A Conversation With Red-Haired Richie

"You're not a social worker," said Gabe. We ran into each other at Sojourn as usual and were contemplating life.

"I know," I said.
"When it's right it will be easy," he said.
"Hey, remember that time at the High Life when you stormed out on me?"
I smiled big, averting my eyes.
"'You're not listening to me!' you said, and you got up and left and didn't even finish your drink."
"They do make a good Manhattan there," I said, thinking back on that moment that happened a year ago.
Gabe and I had stayed friends and I always enjoyed running into him.

Another character wandered into the bar.

"Here comes Red-Haired Richie," he said. "Maybe one day I'll scalp him, shave my head and wear his mullet."

I just looked at him. Gabe went out for a cigarette and I made my way over to the high rise table for two Richie had settled at. He sat sipping a Bailey's on the rocks.

"Hello Richie."
"Hello! Where have you been?" he said.
"I haven't been by in a couple weeks, I've been busy with the new job and doing a lot of reading. And I got a part in another play. Just one scene, but it's a good scene."
"Hey, why not? Just showing up and doing it counts. Congratulations," he said, raising his glass.
"So what are you up to this weekend?" I said.
"Well tomorrow first I'll work out. I work out everyday."
"What do you do for your workouts?"
"Walk, jog a little, dance. When I lived on the Upper West Side I would go over to Steps NYC. They offered a 30-minute dance class. I have two left feet, the instructor would say to me, 'No! Your other left foot!' But it was fun and gets the body moving."

"That's great," I said. "Good for you. How long have you been on the Upper East Side?"

"When my wife's health started declining we moved over here. It's more convenient and accessible. So then I just stayed here. It's quieter over here too."

"Yeah, I like it," I said. "So what else have you been doing to stay busy?"
"A woman I know is putting together another production and wants me to help her with some crowdfunding. It's already becoming a production in itself. She's way behind on her timeline and very unorganized."

"The same woman you helped before?"
He nodded.

"I remember. That's nice of you to help her again."
I looked at Richie and wondered if he still dated. I didn't ever see him with anyone, but then again most of the regulars in here wandered in alone and we'd sort of all become buddies.

"So do you date?" I asked.

He nodded. "I mean I could just stay home with the covers over my head. But...I've been fortunate enough to have met and loved two wonderful women. Married to each for over 30 years. Unfortunately, I outlasted both their lives. So the best I can do is keep living, go out, and hope I meet someone to enjoy spending time with.
"The problem is as you get older people develop attachments they carry with them and that can present challenges."

"That's true. I try to stay present, which helps with that sort of thing. I was dating someone recently who carried a lot. He wanted the exclusivity but was not open to the things that go with it, the normal stuff. I need the normal stuff."

"Good!" he said. "Go get that."

Mario, the tall lanky bartender with slicked back dark hair, set down a plate of fries for Richie.
"Anything else I can get you guys?" he said.

"Can you bring me a rum and coke?" said Richie. "Amy, can I get you another glass of wine?"
"I'm okay but thank you," I said.
Mario turned to honor his request.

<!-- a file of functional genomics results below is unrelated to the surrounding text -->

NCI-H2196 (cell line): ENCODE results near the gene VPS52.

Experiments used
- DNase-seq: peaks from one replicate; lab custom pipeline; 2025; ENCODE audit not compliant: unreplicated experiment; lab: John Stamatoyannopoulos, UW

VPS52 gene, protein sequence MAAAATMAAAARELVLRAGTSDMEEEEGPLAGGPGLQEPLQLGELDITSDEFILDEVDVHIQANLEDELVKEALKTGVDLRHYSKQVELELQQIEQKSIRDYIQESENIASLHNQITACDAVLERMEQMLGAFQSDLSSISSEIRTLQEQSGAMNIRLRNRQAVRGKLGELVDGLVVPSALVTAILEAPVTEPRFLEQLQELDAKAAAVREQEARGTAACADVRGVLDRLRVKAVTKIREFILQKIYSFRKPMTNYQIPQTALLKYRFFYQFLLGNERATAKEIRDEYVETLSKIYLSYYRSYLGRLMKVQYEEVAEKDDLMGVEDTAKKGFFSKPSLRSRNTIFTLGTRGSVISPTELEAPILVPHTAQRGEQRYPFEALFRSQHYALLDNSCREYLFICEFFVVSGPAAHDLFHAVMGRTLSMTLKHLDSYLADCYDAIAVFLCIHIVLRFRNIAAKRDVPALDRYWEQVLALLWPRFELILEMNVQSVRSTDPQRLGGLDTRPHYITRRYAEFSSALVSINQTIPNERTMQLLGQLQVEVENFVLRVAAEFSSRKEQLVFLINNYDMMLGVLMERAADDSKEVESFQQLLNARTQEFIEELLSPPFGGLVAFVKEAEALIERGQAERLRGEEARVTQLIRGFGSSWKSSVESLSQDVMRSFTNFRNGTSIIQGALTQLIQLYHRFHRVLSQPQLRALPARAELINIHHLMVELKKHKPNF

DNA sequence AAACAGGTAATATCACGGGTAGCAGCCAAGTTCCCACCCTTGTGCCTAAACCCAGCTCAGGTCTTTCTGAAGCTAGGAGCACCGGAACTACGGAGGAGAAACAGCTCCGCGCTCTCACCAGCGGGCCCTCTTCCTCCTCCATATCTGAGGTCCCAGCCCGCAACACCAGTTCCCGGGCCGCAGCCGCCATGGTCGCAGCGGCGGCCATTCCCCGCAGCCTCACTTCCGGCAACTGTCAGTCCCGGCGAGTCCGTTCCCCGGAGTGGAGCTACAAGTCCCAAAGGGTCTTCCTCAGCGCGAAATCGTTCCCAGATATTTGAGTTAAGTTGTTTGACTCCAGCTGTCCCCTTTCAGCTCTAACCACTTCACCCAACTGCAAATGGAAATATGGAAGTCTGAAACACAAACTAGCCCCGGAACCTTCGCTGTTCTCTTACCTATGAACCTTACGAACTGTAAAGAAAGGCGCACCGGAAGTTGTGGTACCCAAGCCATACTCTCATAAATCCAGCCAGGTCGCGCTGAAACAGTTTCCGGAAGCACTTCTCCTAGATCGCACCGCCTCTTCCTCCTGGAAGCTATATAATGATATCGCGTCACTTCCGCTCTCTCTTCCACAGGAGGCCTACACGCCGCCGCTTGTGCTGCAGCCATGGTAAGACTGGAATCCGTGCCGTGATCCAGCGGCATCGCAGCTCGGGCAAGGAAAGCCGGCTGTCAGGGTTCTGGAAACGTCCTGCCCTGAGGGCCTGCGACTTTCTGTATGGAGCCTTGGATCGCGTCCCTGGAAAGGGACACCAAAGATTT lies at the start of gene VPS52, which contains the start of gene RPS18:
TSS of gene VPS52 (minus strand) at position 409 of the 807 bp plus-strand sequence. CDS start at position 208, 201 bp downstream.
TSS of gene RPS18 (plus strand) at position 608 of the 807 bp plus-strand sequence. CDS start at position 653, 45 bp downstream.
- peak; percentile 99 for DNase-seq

"They poured me a Baileys when I sat down, which is my drink, but usually after I eat. I don't really like to eat and drink Baileys."

"Do you want to sip some of my wine while you wait?" I offered.
He made a face, raising his hand to decline.

"I'm not a wine drinker," he said.

"Ah, yes. I remember, especially red," I said. "Someone in your family, your father, I think you told me, used to drink a lot of red wine."

"Good memory," he said, pointing his finger as he spoke. "I'm not much for scotch either. I used to work for a single malt distributor. I'd come in at 9am and we'd have a tasting. 20 scotches, you'd get a contact high just walking in."

"9am?" I said. "I used to wait tables at an Italian restaurant and they were big on the wine and we'd have tastings too, but at 3pm. So we'd all get buzzed before our shift."

"Have some fries," he said. "I'm not going to eat them all."
I took one and dipped it in ketchup, taking a bite.

"They're not the best with the fries here," I said.

"Well I ordered them extra crispy so it's my fault," he said.

"They actually taste a little better than usual." I took another.
Richie adjusted his round tortise-rimmed glasses. Mario returned, setting down his rum and coke. It was a strong pour I guessed because the scent of rum filled my nostrils from across the table.


I got up to go the bathroom and on my way back ran into Dean Stiller.

"Amy! Meet these ladies. Amy's a stand-up comedian. She collects a lot of socks."
I laughed. Dean had heard my sock bit at the club. It wasn't even a joke I liked all that much but now he told everyone about it.

"Tell them a joke Amy."
"Hi ladies," I said as they introduced themselves.
"Yes, tell us a joke."
"You have to set it up," I said, trying to escape the joke telling. "It works better when I'm prepared on stage."
"Just tell us one," one of my new friends said. "Give her a second."
"Okay. But if you don't find it funny, don't laugh. No fake laughing is my only rule."
I gave in and told a few jokes. They laughed at the last two.

Richie was heading out and stopped to give me a hug.

"Okay!" he said. "I'm off. Come back soon."
"Good to see you," I said. "I know you gave me your card last time but I'm not sure I still have it."
"I have another." He produced a card from his wallet, red, just like his hair. I wondered if red was his favorite color.

"I will," I said, giving him a big hug. I appreciated his presence and he did mine.

Until next time, "Dream Big!"